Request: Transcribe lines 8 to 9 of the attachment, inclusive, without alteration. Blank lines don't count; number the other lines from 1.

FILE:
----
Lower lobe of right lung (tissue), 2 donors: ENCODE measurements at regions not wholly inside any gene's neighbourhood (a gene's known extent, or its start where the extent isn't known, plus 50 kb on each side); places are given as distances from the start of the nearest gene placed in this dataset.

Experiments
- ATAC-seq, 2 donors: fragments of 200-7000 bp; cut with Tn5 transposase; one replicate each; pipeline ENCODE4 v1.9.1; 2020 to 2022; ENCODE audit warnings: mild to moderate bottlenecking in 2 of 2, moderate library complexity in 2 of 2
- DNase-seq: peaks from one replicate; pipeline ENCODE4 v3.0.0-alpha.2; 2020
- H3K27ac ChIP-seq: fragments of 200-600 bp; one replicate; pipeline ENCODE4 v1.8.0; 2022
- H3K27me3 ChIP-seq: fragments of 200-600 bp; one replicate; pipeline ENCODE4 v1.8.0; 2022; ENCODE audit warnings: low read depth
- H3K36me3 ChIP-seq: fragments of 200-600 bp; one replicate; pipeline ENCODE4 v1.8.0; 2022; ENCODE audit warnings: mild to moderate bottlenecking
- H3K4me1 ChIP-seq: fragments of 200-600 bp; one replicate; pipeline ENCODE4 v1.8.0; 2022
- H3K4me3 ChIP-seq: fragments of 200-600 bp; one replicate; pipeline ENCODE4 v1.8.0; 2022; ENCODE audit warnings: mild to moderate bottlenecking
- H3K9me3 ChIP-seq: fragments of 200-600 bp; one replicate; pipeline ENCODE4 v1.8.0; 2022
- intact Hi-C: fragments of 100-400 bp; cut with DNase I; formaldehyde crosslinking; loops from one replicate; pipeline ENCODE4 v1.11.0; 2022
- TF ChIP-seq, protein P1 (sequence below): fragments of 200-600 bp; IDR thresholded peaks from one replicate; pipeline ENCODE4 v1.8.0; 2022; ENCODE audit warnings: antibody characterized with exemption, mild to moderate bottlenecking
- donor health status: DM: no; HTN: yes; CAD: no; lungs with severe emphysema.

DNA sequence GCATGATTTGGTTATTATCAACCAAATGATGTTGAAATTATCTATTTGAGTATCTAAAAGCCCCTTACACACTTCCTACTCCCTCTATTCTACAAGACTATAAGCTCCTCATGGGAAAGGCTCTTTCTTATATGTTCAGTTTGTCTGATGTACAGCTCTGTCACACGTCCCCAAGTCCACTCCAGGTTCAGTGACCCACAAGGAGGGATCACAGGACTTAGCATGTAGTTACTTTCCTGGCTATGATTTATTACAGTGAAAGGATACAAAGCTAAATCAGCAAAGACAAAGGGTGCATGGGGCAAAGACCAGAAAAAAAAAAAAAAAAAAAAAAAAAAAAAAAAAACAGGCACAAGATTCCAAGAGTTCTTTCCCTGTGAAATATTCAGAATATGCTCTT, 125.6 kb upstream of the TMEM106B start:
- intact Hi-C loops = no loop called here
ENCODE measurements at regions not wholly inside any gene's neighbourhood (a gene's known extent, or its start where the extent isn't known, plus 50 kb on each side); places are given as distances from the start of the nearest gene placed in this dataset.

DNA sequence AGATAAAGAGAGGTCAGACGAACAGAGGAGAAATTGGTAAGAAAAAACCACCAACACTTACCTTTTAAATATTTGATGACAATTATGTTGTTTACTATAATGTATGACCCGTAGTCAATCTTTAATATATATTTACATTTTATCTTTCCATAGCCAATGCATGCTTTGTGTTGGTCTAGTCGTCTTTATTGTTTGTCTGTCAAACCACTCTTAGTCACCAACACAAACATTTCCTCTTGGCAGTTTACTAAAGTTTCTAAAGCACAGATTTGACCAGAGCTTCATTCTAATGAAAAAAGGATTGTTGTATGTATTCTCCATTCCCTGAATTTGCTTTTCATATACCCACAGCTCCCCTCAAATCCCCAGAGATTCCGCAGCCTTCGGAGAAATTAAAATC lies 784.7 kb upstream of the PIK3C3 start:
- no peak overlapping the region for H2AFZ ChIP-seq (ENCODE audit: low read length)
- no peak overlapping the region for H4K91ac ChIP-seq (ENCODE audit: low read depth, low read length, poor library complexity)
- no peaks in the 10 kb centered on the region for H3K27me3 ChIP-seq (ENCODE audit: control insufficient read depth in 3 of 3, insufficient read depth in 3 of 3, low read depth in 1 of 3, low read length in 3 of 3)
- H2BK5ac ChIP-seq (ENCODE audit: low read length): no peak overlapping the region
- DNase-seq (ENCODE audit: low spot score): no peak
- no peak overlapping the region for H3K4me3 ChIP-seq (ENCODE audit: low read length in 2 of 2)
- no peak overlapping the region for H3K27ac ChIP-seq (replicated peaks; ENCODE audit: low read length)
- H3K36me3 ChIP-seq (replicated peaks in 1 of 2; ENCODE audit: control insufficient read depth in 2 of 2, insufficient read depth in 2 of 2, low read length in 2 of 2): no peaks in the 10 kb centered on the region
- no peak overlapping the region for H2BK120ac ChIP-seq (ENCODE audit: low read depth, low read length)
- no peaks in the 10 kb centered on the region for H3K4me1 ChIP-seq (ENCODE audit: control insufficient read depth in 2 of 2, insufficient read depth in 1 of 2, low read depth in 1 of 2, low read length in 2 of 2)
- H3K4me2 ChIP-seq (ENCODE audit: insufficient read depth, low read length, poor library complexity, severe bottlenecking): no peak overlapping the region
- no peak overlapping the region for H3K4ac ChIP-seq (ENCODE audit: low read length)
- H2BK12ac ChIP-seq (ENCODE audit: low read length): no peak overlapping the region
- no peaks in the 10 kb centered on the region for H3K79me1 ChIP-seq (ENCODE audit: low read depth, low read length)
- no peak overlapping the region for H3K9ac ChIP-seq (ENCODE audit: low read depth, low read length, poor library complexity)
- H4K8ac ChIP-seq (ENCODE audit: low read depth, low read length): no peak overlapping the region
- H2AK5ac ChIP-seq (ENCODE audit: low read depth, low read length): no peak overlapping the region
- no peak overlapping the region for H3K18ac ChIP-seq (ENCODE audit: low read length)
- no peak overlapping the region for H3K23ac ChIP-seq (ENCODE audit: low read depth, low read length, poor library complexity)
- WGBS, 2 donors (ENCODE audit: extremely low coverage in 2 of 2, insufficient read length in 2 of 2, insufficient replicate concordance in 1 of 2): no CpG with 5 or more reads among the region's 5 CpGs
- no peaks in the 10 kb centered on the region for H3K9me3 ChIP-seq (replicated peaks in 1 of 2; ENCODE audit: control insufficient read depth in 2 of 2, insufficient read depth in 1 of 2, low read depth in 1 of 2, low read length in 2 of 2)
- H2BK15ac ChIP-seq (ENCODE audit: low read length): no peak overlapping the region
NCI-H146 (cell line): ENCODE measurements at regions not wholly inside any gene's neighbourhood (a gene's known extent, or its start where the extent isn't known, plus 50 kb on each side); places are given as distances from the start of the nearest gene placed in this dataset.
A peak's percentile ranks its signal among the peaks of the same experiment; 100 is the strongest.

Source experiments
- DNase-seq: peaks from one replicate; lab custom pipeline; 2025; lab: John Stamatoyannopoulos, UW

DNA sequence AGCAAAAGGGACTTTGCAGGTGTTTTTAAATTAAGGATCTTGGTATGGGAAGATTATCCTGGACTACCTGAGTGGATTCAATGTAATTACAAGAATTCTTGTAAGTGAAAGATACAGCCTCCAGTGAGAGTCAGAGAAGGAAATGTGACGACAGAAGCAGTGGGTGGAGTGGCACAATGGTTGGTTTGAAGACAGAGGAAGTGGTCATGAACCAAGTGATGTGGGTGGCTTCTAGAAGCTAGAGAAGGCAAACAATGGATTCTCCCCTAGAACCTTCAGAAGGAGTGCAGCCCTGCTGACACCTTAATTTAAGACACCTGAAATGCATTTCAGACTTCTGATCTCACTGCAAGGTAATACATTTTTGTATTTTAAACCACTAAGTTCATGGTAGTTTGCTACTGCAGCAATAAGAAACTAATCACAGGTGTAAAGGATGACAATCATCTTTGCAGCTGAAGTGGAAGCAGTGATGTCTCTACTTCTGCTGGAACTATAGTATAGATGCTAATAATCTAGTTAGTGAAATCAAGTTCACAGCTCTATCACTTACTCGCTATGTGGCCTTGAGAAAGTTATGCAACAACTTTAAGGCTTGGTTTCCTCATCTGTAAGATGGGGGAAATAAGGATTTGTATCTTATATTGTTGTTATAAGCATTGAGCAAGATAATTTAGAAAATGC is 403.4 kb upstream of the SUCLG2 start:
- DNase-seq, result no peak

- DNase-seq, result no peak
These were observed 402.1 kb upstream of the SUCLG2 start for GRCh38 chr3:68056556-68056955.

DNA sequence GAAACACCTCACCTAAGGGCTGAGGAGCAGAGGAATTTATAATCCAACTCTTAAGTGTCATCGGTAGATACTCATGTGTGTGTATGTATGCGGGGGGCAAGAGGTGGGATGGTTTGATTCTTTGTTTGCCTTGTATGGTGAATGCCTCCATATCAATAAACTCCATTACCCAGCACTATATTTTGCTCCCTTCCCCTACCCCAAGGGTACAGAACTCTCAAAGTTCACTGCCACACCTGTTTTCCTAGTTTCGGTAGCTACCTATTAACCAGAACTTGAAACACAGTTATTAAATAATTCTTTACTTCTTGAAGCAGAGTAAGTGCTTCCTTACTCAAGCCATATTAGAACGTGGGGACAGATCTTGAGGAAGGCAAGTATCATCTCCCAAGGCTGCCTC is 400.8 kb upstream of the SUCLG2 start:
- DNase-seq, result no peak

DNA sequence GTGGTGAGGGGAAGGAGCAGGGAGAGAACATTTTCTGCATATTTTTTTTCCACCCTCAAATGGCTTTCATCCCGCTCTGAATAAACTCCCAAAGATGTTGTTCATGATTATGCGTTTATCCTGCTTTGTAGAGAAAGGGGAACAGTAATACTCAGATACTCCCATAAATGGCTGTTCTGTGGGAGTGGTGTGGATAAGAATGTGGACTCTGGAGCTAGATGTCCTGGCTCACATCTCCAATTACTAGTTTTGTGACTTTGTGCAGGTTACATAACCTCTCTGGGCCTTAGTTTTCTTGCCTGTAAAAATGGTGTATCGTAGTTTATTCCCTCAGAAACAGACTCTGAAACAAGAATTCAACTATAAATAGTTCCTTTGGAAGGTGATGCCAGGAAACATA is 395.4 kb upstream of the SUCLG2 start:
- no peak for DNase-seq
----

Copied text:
- H3K4me1 ChIP-seq: fragments of 200-600 bp; one replicate; pipeline ENCODE4 v1.8.0; 2022
- H3K4me3 ChIP-seq: fragments of 200-600 bp; one replicate; pipeline ENCODE4 v1.8.0; 2022; ENCODE audit warnings: mild to moderate bottlenecking